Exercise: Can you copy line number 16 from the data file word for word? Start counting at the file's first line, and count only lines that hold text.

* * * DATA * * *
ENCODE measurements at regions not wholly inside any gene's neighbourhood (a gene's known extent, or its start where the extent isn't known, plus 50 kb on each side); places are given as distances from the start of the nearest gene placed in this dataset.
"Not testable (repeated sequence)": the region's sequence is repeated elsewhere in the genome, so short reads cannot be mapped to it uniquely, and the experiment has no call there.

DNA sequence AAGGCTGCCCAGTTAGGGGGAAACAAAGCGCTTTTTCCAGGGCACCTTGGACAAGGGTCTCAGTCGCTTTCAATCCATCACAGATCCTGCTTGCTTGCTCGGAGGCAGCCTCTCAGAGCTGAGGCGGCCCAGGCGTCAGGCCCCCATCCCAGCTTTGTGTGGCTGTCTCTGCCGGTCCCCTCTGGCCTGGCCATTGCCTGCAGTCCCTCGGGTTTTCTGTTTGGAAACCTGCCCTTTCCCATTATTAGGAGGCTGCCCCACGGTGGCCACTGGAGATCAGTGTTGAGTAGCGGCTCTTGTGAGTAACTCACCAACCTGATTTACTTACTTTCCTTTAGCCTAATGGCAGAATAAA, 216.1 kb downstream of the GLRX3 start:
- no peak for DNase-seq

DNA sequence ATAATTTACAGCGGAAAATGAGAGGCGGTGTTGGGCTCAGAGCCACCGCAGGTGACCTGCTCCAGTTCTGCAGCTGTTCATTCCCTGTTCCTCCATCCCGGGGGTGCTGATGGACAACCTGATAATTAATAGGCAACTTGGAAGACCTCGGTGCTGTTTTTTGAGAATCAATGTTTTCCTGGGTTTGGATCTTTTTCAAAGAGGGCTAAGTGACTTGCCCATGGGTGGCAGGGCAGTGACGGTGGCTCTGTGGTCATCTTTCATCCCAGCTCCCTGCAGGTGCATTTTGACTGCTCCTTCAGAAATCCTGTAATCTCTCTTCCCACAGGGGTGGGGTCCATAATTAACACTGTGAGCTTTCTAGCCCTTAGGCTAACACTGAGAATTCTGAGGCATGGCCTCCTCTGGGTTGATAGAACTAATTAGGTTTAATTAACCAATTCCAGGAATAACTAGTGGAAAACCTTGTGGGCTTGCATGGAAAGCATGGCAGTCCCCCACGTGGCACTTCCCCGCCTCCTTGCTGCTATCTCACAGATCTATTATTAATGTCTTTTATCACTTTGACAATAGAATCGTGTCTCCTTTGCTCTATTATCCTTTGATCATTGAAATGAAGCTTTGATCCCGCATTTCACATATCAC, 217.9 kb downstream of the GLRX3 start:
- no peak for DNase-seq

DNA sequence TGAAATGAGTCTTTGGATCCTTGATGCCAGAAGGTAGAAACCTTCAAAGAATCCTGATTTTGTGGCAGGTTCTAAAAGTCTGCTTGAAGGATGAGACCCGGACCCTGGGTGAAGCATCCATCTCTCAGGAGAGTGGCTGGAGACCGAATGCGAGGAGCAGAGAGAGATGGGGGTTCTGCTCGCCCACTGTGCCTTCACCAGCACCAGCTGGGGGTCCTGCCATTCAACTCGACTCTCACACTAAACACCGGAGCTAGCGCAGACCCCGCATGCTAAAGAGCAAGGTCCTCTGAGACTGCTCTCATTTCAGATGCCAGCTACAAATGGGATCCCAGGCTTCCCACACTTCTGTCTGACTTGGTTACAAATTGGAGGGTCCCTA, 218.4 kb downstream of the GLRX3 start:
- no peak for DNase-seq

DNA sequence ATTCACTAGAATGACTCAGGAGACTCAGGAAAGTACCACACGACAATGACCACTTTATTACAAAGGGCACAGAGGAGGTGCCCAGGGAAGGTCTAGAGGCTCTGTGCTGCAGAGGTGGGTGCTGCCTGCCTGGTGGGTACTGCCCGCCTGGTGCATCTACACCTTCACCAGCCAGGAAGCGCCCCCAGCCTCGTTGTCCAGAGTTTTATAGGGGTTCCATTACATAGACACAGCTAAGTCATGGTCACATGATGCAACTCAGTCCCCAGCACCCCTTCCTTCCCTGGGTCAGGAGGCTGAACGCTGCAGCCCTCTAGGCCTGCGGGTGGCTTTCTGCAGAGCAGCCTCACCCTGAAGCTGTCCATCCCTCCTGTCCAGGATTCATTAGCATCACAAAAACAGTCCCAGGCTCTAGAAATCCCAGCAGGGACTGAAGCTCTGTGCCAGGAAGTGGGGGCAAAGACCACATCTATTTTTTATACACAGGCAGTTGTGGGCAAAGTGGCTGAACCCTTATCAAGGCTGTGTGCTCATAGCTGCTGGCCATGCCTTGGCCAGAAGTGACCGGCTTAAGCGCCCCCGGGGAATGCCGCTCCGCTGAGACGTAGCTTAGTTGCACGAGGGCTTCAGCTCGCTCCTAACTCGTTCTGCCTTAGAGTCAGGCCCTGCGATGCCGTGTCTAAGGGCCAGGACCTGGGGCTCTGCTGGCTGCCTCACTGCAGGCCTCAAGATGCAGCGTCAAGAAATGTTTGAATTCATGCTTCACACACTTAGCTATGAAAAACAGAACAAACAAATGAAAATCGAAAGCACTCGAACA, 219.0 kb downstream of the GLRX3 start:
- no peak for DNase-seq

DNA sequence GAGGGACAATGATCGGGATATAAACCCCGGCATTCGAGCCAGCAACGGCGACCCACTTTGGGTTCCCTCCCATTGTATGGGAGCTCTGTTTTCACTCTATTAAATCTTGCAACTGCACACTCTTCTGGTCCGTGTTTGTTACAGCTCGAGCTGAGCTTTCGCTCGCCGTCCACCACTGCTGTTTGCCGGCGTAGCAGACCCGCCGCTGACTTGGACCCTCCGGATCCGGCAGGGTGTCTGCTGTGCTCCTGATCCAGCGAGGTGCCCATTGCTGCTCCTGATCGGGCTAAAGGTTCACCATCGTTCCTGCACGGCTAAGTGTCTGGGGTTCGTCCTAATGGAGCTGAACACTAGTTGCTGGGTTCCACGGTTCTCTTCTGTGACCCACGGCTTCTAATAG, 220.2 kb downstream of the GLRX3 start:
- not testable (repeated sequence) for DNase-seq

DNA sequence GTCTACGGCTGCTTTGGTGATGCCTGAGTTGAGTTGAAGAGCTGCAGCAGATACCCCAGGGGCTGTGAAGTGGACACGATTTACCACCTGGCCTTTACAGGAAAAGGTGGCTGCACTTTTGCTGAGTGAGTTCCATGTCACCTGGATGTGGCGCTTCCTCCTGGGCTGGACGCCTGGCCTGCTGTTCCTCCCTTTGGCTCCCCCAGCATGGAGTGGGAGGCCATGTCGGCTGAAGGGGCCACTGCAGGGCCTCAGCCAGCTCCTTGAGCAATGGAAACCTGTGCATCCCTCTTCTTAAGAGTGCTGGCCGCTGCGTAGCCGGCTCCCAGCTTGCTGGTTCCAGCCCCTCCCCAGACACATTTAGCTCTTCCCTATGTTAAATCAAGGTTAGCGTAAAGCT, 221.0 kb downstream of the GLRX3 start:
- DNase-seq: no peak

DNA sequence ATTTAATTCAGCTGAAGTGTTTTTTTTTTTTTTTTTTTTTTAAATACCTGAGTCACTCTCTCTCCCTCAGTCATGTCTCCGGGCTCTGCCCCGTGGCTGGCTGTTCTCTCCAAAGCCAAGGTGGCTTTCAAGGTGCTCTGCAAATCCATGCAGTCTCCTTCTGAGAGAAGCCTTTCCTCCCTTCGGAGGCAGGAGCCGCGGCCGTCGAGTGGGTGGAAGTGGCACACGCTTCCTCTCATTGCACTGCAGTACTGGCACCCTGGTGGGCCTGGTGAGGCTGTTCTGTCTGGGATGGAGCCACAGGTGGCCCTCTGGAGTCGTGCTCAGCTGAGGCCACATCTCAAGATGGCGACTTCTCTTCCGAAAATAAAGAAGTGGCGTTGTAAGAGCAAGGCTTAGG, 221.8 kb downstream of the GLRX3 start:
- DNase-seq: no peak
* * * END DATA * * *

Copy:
- DNase-seq: no peak